15% Off Summer Reads


Throughout July, enjoy 15% off* our recommended short reads, to help you take time out with the Lord.

Shop the Offer

X

How to Pray Lectio Divina

Pope Benedict XVI encouraged us to go deeper in our prayer life using a classical method, lectio divina. The late pontiff strongly exhorted followers of Christ to utilise the Word of God as fertile ground for delving into the depths of prayer. This blog sets out the steps the Holy Father suggested to motivate us to never tire in growing in our union with God through a deeper prayer life.

This blog is extracted from our book How to Overcome Distraction in Prayer.

Pope Benedict XVI encouraged us to go deeper in our prayer life using a classical method, lectio divina. The late pontiff strongly exhorted followers of Christ to utilise the Word of God as fertile ground for delving into the depths of prayer.

My intention in this short chapter is to set out the steps the Holy Father suggested – and a touch more – to motivate us to never tire in growing in our union with God through a deeper prayer life. Prayer has no limits given that prayer is union with an eternal and infinite God.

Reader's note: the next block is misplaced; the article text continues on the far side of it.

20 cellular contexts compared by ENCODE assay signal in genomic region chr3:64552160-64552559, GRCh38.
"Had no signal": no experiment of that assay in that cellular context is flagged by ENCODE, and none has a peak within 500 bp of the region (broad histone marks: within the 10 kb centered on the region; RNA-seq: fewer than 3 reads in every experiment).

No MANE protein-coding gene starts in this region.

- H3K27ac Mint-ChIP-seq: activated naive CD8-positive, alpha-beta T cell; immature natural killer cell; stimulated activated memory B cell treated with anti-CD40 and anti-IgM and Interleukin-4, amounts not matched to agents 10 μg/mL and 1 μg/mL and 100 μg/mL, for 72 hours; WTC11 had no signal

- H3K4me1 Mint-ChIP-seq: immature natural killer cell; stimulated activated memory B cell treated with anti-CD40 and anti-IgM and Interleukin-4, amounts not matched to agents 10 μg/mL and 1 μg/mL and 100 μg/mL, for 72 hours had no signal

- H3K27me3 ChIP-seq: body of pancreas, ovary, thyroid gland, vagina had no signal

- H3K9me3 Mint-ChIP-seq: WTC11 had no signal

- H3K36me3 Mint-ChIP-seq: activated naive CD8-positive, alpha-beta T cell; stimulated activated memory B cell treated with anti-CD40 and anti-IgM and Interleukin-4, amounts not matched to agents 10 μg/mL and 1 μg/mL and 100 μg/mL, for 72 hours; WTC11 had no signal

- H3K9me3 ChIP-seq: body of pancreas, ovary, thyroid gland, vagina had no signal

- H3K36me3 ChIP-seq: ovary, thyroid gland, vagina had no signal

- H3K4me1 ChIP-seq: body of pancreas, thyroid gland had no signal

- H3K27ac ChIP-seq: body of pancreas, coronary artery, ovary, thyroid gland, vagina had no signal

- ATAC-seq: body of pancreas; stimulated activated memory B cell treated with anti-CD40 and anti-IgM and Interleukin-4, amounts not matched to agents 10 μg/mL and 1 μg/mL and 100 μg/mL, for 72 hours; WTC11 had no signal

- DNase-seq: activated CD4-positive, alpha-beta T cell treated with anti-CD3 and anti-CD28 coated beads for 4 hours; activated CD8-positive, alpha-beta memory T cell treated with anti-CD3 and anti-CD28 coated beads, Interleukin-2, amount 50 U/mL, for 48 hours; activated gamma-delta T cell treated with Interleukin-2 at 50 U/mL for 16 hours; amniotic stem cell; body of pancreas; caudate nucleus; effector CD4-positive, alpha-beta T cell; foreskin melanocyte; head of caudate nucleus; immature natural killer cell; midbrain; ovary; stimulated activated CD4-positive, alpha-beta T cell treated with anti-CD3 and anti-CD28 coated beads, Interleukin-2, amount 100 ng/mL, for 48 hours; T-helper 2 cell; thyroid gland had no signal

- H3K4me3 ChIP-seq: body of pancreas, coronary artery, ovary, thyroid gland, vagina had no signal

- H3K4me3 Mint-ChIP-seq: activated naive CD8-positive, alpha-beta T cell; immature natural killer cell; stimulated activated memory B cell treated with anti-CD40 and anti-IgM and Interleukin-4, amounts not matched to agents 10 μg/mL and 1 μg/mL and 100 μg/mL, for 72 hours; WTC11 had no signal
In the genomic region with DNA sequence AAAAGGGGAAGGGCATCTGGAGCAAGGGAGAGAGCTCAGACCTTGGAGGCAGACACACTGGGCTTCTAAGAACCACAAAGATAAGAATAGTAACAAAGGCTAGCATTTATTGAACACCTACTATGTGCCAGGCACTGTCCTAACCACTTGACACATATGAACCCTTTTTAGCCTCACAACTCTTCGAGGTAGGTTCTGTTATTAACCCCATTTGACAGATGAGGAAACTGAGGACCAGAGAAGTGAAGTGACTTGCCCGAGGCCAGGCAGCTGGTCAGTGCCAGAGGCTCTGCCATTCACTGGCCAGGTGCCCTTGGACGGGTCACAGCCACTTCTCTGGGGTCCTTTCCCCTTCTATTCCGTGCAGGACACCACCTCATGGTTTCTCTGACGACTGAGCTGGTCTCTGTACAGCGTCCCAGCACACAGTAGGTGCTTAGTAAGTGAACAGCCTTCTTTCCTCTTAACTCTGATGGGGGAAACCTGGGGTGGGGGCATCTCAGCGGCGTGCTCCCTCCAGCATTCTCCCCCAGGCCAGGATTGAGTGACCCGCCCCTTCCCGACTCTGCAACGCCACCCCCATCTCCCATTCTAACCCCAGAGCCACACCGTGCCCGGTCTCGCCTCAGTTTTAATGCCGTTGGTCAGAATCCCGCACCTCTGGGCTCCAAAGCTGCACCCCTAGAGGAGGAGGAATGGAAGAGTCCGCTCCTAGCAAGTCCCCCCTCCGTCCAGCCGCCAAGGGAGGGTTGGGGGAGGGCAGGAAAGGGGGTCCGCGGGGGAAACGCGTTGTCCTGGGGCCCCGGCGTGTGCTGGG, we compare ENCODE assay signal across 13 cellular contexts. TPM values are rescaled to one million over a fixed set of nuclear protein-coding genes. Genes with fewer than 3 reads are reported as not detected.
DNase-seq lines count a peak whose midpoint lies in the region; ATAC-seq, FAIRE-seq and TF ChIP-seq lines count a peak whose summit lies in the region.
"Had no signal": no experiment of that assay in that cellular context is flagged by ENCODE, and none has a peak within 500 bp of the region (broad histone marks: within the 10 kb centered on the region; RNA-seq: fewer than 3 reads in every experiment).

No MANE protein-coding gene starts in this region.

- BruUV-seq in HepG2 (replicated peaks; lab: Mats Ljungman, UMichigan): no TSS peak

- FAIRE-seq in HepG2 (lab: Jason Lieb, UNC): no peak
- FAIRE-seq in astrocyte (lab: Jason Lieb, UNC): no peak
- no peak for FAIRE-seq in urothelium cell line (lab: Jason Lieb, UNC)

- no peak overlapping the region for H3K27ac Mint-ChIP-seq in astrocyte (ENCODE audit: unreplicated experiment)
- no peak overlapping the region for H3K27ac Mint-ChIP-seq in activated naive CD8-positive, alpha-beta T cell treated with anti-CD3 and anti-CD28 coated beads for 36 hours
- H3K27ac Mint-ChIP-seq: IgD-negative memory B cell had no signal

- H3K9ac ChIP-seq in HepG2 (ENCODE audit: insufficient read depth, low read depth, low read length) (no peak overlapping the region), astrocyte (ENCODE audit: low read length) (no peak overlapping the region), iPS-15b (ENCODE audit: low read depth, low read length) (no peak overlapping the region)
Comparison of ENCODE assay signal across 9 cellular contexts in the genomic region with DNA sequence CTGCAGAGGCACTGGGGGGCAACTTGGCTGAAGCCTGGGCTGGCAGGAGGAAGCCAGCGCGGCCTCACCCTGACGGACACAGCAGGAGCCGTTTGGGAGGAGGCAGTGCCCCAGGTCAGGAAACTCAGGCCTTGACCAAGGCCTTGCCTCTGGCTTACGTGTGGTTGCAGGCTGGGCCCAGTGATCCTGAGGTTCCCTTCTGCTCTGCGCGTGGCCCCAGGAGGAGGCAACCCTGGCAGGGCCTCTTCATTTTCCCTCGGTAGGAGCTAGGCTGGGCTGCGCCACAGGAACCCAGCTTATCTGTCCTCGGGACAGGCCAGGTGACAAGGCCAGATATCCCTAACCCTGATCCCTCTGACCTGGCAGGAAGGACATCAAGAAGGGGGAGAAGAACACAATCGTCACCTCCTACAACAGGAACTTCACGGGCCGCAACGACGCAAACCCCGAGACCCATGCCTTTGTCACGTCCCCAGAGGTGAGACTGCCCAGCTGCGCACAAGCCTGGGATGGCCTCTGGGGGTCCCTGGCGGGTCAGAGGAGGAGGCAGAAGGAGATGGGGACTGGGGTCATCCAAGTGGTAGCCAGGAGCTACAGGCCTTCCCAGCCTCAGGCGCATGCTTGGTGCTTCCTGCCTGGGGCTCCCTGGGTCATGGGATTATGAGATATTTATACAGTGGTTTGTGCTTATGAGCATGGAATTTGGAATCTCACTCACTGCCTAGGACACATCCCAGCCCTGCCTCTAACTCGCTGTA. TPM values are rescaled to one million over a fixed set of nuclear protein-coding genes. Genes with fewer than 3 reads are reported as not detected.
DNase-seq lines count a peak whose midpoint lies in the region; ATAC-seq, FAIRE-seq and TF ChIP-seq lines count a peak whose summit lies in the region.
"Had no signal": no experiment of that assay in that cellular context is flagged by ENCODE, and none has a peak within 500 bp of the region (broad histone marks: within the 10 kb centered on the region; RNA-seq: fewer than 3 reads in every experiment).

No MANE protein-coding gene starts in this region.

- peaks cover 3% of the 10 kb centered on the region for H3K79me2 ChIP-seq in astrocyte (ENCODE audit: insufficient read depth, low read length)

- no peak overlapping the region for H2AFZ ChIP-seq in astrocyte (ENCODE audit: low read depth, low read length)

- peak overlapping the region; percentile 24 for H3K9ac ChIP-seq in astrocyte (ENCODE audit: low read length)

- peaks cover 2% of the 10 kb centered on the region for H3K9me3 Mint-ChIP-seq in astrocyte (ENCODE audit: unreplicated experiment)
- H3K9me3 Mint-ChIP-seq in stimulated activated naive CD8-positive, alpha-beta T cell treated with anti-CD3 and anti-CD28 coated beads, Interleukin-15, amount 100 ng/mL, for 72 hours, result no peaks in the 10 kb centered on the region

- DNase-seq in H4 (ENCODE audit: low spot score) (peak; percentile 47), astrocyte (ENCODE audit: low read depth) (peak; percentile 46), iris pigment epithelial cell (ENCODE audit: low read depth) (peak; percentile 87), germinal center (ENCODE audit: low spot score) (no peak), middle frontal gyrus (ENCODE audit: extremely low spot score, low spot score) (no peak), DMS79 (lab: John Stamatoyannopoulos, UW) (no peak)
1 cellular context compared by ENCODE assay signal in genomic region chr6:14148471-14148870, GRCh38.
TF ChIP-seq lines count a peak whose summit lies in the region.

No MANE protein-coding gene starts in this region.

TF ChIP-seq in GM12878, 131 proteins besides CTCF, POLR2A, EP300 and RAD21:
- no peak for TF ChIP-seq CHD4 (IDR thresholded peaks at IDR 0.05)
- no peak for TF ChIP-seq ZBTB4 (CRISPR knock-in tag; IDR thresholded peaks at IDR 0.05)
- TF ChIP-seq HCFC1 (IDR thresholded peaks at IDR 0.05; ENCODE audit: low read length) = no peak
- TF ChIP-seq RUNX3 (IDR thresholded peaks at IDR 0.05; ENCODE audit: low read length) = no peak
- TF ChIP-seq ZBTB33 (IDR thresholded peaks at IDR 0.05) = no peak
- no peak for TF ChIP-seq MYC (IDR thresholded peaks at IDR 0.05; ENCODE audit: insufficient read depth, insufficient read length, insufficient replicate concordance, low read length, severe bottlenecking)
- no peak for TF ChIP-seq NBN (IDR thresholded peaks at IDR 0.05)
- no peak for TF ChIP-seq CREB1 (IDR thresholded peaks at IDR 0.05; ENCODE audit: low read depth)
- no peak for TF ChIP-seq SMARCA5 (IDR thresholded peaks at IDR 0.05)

These are the steps:

Step 1: Lectio

Open the text you have chosen to meditate upon and read it. However, before reading, ask Our Blessed Mother Mary to pray with you and pray for you. Then, invite the Holy Spirit, known as the Interior Master, to help you in prayer. Now the prayer of the young Samuel can be yours: “Speak, O Lord, for your servant is listening.” (1 S 3:10) What a privilege you have – God wants to speak to your heart!

Step 2: Meditatio

Now apply the use of your memory and understanding to know what God is trying to say to you through this text. Rejoice in the fact that God, right now, has a special message he wants to communicate to you through this reading and meditation. Be open to God; think and pray. Be bold enough to ask the Lord: “Lord God, exactly what is the message you want to communicate to me in my heart and my life right now?” He will hear you and respond.

Step 3: Contemplatio

Now utilise another mental faculty that God has endowed you with in penetrating this text, namely the use of your imagination. We all have an imagination – maybe even a very vivid imagination! However, the imagination is like a double-edged sword: it can be used for good or for evil. The imagination used for good might be for you to imagine walking side by side with Jesus the Good Shepherd (Ps 23; Jn 10:1-18), contemplating the loving gaze of the Good Shepherd peering into your eyes, hearing his gentle and reassuring voice, and experiencing the strong but loving embrace of his arm around your weary shoulders. In summary, your imagination must be trained in the pursuit of good.

Step 4: Oratio